a3Genealogy - Accurate, Accessible Answers - specializes in military, naturalization records, Native American and African American ancestry. The a3Gen blog is penned by Kathleen Brandt, an international genealogy consultant, speaker and writer. a3Gen clients span from Europe, Asia and Africa to the Americas.
"Those who do not look upon themselves as a link, connecting the past with the future, do not perform their duty to the world.” Daniel Webster
A Western Union telegram was sent April 4th 1947 at 6:12am from Seattle, Washington and was received at 6:39am in Great Bend, Kansas. Addie Pembleton had died. The telegram was simple:
“MOTHER PASSED THIS MORNING 5:00 FUNERAL MONDAY WILL HOLD IF YOU ARE COMING” BENNIE PEMBLETON”
This telegram led us to information on the Morris-Pembleton Family. Adelade Mary Morris married Benjamin Pembleton in 1903 in Anthony, Kansas. But between 1905 and 1908, they headed west to Seattle Washington. Surely, they traveled to Seattle for better opportunities in a “big” city, but actually Benjamin worked as a street cleaner, and later a building cleaner. His hardwork, however, paid off for his sons.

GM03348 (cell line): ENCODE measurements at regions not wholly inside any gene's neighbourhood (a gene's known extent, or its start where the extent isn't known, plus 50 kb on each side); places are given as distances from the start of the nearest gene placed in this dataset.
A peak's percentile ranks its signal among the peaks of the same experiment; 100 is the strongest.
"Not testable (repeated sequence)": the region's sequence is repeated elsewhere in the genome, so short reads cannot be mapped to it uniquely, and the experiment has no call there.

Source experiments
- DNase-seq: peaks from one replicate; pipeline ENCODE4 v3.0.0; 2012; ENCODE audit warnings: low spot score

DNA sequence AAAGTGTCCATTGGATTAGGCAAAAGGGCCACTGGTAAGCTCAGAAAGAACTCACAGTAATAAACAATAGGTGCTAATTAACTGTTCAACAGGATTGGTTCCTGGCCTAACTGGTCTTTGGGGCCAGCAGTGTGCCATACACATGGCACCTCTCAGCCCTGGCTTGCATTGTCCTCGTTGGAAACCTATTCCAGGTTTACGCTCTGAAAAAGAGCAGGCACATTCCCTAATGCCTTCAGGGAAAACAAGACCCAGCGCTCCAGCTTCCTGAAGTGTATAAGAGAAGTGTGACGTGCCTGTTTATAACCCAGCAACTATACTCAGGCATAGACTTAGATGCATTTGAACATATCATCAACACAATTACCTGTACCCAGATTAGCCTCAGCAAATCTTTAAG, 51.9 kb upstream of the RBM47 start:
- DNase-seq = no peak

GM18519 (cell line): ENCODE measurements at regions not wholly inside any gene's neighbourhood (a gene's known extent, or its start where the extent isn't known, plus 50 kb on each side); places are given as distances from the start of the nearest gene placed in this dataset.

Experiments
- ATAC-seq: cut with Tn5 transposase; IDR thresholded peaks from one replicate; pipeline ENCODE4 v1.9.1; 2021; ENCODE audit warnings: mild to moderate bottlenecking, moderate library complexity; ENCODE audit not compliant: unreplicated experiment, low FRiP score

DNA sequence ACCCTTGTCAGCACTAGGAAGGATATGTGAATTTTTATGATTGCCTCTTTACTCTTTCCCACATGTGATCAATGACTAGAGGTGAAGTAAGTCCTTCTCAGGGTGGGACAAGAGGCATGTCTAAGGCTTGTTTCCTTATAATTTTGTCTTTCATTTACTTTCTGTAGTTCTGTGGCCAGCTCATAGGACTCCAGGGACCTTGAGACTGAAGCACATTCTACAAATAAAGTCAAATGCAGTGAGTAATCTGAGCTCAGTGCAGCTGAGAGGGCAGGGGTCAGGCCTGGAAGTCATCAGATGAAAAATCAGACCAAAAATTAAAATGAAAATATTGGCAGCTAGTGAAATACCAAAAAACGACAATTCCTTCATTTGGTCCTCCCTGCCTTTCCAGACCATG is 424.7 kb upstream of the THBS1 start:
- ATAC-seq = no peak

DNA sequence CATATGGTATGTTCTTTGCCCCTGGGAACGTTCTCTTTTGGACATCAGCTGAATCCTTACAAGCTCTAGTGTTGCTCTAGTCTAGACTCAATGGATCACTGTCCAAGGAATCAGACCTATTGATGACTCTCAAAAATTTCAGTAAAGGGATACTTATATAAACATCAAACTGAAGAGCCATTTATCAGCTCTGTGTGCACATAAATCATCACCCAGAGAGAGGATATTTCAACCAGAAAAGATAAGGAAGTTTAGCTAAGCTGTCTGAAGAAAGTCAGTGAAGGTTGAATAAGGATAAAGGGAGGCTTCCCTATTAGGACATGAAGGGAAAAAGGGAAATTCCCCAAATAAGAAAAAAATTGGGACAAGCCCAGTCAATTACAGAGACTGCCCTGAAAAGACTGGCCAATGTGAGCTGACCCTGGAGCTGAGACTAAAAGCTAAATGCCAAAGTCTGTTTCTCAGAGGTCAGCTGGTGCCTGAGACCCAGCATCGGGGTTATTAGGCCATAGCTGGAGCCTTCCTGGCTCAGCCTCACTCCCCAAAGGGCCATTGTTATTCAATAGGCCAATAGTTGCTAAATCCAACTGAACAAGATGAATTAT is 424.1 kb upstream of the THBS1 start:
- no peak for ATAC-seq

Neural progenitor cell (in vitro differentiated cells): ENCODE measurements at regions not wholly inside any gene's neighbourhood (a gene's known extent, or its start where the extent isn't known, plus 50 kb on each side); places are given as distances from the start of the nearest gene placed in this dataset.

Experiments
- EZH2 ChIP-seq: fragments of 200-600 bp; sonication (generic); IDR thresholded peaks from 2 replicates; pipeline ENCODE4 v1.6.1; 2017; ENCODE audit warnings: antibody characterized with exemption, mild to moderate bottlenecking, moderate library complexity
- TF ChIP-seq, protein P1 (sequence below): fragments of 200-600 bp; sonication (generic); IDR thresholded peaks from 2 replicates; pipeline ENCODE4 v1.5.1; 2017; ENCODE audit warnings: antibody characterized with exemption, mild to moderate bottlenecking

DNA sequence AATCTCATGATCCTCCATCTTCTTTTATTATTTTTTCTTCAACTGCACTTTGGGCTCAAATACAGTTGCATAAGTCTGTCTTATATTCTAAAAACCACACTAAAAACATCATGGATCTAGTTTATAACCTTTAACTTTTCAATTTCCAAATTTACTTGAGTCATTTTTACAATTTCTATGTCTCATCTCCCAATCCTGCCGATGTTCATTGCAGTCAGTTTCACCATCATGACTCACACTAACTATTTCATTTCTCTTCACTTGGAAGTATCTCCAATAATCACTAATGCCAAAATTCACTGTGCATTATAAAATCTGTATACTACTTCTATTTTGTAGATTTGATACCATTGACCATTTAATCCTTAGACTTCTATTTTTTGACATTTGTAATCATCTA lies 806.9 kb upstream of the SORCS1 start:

This telegram announcing Addie’s death at the age of 70 was amongst her sister’s (Pearl) belongings. (As most of you, I spend much of my time in basements, attics and storage spaces.) Pearl’s descendants had oodles of family relics.
We were able to piece together the puzzle once we found letters on Pembleton Brothers Gardens' stationary from Seattle. But who were the Pembleton Brothers? Our first clue was in the first few words “Dear Sister Pearl” dated December of 1946, a few months before she died. Sister Pearl probably saved the letter knowing her sister was very ill (as revealed in the letter). The next letter was sent to “Aunt Pearl” and signed by Bennie, (the same who signed the telegram) after his mother's death in December .
This opened the doors to researching not only Addie’s life in Seattle, but that of her four sons: Albert, Thomas, Donald and Benjamin and what dapper looking fellows they were. We were quite impressed also with the family business, Pembleton Brother’s Gardens. They obviously were doing quite well in their business. Money was sent with both letters. The first one had $6.00 in it for Pearl and husband to buy a Christmas gift. The second letter from nephew Bennie had a check!
Kathleen Brandt, Professional Genealogist